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Northern Lights expected to be more visible due to solar storm

Solar storm warning as plasma flare threatens geomagnetic disturbance on Earth

Anthony Cuthbertson
Friday 24 December 2021 21:03 GMT
Solar flares have the capacity to create super-storms that trigger electricity blackouts
Solar flares have the capacity to create super-storms that trigger electricity blackouts (AP)

A solar storm could cause abnormally large geomagnetic disturbances through Christmas, meteorologists have warned.

A solar flare ejected from the Sun shot magnetically charged particles and plasma from the Sun’s atmosphere on Wednesday, which was expected to reach earth late on Thursday.

Sever solar storms can cause disruption to power grids and satellite services, however the most notable effect is typically an increase in intensity for the northern lights.

The Met Office’s Space Weather Forecast warned of a “moderate class flare” over the last 24 hours that could lead to a geomagnetic storm from late Thursday to Friday.

“This flare may have produced a Coronal Mass Ejection (CME) but further analysis is required if this will effect Earth,” the UK weather agency stated in its forecast.

“Further analysis is also required for a CME which left the Sun around 7.30pm GMT on 21 December, as this may have an Earth directed component.”

The forecast was extended into Christmas Day in an update from the National Oceanic and Atmospheric Administration on Friday morning.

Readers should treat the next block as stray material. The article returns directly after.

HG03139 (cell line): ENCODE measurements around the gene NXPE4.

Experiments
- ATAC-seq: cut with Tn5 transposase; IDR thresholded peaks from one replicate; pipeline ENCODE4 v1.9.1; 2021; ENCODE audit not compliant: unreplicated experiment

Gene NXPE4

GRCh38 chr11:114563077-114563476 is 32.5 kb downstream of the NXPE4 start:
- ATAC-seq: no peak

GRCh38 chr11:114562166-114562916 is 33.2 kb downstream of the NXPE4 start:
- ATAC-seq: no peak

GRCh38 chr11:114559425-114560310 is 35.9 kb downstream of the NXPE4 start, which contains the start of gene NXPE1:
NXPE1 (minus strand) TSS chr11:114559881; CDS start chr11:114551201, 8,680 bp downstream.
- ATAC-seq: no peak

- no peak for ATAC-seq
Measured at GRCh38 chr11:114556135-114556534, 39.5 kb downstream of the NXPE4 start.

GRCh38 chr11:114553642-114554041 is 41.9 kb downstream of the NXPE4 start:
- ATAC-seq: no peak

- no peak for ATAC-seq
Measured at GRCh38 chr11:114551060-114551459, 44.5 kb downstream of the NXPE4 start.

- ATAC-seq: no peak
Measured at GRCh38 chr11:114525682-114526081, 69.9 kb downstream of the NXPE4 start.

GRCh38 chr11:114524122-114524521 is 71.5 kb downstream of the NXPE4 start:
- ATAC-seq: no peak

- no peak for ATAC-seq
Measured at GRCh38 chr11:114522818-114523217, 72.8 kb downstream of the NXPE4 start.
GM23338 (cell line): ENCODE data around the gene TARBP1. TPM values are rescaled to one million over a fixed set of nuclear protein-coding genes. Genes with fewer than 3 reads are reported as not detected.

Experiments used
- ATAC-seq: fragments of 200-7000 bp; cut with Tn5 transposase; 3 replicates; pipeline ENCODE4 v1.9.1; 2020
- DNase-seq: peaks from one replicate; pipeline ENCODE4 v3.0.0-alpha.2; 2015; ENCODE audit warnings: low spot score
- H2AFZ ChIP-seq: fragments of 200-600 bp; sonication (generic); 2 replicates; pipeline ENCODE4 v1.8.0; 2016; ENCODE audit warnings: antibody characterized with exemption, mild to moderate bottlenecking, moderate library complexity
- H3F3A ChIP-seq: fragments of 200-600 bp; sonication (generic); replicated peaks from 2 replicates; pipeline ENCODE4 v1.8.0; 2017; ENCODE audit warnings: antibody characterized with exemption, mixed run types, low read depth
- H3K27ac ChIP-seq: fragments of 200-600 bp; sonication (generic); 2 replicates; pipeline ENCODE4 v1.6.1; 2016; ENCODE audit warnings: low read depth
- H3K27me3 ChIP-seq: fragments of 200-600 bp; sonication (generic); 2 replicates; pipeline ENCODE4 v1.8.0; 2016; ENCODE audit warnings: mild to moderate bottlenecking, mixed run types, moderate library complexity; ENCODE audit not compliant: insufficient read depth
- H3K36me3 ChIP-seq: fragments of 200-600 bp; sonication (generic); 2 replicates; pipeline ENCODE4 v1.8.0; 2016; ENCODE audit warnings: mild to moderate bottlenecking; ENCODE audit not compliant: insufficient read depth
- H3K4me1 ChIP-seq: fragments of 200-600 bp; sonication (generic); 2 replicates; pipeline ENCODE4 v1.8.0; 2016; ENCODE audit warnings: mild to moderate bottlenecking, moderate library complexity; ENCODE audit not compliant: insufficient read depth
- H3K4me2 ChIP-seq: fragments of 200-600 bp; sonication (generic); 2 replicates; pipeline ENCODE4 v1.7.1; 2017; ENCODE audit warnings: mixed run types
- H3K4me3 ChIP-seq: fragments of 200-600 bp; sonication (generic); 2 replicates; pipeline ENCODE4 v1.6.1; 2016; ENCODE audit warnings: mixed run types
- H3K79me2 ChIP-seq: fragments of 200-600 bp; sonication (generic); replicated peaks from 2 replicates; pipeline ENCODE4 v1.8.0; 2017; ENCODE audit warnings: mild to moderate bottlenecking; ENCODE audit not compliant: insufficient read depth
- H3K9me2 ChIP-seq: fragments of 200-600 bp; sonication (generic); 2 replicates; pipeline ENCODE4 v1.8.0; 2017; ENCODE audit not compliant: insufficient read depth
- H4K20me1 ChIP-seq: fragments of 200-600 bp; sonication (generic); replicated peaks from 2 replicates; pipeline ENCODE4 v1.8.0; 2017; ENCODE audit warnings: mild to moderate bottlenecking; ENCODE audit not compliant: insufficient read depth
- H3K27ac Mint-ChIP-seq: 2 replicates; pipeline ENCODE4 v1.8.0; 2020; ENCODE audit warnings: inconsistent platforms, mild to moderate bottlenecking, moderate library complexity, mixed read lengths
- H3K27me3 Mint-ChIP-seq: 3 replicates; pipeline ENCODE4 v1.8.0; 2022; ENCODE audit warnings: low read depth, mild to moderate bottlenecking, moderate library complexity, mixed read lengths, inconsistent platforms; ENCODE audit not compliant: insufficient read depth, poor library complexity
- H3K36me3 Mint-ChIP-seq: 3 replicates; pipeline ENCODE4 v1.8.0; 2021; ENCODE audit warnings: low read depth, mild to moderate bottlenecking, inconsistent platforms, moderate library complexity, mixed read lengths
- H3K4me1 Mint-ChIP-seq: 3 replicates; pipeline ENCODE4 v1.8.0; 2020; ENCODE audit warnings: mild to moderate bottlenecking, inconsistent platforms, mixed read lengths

The Sun has been unusually active over the last week, according to the European Space Agency’s (ESA) Space Weather Network, with several active regions producing solar flares.

While none of them will likely cause much noticeable disruption on Earth, scientists have warned of a so-called solar superstorm in the coming years that could plunge the world into an “internet apocalypse”.

Such an event would interfere with the Earth’s magnetic field, which protects from charged particles emitted by the Sun, known as solar wind.

(Antony Spencer/Getty Images)

The Sun’s natural waxing and waning life cycle means that approximately once every 80-100 years, these winds ramp up to an extreme weather event.

The last major solar storms occurred in 1859 and 1921, causing massive damage to the telegraph network at the time.

Global reliance on technology in the years since means the next major storm could cause far more disruption, with a study earlier this year warning that the robustness of undersea internet cables to such space weather events has not been tested.

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